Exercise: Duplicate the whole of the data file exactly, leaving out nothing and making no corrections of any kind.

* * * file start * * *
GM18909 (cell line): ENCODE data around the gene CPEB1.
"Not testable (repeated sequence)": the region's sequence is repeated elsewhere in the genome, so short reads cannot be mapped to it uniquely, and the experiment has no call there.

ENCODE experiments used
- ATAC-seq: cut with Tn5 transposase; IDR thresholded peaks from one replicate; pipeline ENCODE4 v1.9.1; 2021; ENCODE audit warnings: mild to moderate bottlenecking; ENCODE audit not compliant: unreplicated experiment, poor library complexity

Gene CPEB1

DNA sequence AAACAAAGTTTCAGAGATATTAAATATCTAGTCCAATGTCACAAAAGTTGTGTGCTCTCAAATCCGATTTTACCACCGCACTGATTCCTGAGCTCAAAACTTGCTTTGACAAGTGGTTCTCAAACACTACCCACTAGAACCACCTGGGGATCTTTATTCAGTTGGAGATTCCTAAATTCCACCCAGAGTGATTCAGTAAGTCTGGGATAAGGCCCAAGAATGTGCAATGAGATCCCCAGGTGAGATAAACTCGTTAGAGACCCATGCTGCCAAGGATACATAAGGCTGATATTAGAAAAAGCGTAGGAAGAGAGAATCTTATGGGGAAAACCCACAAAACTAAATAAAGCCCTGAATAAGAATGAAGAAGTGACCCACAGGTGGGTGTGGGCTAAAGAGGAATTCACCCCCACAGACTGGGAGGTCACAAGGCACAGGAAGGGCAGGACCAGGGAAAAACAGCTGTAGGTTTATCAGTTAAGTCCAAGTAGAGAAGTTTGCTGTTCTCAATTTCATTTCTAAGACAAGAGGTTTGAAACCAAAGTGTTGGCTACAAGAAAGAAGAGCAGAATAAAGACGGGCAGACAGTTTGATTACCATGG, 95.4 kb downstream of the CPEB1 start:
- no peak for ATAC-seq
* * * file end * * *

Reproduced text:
GM18909 (cell line): ENCODE data around the gene CPEB1.
"Not testable (repeated sequence)": the region's sequence is repeated elsewhere in the genome, so short reads cannot be mapped to it uniquely, and the experiment has no call there.

ENCODE experiments used
- ATAC-seq: cut with Tn5 transposase; IDR thresholded peaks from one replicate; pipeline ENCODE4 v1.9.1; 2021; ENCODE audit warnings: mild to moderate bottlenecking; ENCODE audit not compliant: unreplicated experiment, poor library complexity

Gene CPEB1

DNA sequence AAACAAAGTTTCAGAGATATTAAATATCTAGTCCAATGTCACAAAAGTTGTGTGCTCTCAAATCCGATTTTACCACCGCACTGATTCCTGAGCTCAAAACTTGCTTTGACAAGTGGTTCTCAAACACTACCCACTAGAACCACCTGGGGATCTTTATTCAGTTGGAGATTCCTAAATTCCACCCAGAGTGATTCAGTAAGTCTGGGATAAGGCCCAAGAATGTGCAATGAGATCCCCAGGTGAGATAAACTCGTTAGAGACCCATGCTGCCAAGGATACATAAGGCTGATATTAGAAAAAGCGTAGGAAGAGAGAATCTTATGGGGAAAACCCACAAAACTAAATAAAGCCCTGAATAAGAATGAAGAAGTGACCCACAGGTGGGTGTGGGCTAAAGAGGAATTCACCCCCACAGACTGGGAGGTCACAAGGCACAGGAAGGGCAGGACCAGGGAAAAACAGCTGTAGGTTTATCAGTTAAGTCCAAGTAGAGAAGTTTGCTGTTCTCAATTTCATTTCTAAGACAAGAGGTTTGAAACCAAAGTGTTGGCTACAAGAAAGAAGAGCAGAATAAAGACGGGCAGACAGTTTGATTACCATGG, 95.4 kb downstream of the CPEB1 start:
- no peak for ATAC-seq